We will be repeating the classic measurement of the earth's circumference,
carried out by Eratosthenes in ancient Alexandria. The method I have
developed calls for students to measure the lengths of shadows cast by a
vertical object (such as a pole or fence post) every ten minutes, bracketing
local noon -- in our case, they do this from 12:30 to 1:30 pm, EDT. These
are used to find the sun's maximum height above the horizon, expressed as an
angle. Results are exchanged with observers at another location, who do the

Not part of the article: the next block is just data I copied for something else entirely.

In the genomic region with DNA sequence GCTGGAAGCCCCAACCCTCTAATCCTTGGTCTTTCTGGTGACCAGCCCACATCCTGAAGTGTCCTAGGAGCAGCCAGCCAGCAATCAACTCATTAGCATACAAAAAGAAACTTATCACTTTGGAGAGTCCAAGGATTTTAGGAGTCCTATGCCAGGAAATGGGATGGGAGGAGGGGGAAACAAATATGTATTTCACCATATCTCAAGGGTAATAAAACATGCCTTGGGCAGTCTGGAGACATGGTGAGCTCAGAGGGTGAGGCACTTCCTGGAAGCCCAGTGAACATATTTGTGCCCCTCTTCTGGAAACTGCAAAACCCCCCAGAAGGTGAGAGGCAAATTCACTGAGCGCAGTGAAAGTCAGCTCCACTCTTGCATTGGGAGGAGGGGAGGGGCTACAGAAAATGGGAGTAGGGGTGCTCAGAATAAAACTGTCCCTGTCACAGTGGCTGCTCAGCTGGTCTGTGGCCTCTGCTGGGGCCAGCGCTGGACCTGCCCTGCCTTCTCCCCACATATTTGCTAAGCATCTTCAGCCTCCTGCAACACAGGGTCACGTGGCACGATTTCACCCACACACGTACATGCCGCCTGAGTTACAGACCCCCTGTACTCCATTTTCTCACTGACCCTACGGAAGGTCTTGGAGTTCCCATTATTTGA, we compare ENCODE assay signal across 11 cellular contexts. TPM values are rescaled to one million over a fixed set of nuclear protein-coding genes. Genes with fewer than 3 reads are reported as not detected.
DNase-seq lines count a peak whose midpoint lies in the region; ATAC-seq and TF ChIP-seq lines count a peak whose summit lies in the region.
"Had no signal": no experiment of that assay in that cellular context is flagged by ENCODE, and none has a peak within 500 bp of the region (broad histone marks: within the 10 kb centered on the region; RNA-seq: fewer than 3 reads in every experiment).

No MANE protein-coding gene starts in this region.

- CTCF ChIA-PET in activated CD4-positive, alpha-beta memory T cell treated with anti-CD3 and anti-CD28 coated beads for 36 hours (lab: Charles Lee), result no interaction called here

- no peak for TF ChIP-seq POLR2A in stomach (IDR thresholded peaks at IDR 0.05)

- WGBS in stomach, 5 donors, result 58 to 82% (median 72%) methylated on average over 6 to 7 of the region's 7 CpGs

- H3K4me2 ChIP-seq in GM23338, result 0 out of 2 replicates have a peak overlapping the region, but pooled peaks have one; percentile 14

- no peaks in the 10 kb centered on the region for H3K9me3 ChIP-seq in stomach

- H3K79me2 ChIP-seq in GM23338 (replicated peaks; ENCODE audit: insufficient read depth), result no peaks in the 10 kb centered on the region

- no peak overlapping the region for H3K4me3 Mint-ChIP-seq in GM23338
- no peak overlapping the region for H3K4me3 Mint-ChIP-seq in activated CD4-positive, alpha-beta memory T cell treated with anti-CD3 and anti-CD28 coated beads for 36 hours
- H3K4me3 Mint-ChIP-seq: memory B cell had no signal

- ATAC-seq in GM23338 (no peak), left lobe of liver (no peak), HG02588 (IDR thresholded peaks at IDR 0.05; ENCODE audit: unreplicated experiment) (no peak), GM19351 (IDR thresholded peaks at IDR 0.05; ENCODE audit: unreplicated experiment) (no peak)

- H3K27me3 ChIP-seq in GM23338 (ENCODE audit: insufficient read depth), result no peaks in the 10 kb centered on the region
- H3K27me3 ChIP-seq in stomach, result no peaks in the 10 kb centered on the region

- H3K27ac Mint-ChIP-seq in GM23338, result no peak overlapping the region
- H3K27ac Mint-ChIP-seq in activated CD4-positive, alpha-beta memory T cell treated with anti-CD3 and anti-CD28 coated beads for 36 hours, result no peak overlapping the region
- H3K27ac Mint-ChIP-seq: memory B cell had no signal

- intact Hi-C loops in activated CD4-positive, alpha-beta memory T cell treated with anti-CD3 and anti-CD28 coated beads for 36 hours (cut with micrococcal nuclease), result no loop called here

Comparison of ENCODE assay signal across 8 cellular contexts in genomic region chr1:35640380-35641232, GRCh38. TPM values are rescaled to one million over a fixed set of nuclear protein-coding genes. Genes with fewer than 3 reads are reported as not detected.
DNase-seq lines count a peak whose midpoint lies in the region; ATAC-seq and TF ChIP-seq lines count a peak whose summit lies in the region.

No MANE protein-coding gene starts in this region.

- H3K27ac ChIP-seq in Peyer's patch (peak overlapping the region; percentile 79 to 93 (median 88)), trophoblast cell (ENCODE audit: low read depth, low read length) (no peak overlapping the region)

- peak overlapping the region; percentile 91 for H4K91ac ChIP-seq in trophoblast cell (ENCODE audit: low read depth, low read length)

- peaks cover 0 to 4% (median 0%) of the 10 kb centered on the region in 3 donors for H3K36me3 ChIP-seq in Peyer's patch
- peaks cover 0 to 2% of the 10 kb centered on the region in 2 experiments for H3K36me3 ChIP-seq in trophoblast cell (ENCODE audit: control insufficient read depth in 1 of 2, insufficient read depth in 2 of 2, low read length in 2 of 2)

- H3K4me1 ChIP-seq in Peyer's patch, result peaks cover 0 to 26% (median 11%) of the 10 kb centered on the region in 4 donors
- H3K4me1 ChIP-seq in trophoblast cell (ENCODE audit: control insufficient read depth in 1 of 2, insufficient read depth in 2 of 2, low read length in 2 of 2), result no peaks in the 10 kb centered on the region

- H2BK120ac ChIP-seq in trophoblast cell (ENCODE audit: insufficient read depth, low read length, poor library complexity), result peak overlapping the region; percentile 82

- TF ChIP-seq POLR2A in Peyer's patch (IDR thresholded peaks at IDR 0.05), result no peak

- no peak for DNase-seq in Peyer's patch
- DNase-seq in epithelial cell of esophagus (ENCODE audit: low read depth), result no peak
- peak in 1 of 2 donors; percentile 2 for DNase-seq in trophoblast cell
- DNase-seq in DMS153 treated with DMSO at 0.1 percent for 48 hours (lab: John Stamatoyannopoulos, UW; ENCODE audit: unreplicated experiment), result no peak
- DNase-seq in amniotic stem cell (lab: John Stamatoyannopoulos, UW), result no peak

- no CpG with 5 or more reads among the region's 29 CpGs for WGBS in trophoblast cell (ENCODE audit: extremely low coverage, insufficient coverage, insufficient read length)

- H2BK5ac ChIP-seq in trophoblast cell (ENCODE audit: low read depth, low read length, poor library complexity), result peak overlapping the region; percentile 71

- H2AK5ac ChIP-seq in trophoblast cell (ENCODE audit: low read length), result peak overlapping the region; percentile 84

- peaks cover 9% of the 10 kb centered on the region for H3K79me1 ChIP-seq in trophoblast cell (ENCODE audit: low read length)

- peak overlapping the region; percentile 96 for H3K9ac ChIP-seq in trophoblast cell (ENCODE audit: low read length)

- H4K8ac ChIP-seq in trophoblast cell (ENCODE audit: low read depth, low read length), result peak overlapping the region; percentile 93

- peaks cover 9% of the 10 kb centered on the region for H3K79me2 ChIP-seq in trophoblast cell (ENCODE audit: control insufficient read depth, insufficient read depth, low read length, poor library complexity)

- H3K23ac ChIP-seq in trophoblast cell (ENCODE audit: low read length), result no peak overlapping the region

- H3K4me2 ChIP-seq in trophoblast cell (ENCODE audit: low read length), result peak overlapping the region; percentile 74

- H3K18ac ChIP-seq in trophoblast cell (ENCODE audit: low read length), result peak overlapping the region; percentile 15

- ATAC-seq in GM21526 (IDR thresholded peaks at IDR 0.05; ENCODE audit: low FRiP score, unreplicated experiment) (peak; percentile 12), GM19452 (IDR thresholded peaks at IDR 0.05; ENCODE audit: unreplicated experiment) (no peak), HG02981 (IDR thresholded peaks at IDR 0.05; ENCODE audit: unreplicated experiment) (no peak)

same thing on the same day. We give them the actual North-South distance
between campuses and then students can calculate the earth's polar
circumference. I've done this each of the past three years, and the WORST
result is off by only 1-2 percent.
I seek a teacher who wants to collaborate. They would need to plan on
having various students (who can be assigned different days) carry out the
measurements over a two-week period, in order to ensure that we get a few
days of sunshine in both locations that will give data. In the past I've
done this in mid-September, but another period during the fall term would
also work.
The experiment is ideal for basic physical science courses. The students
are usually very surprised at how simple this is, and yet how much they
learn from it.
Any takers?
Ted Davis
Messiah College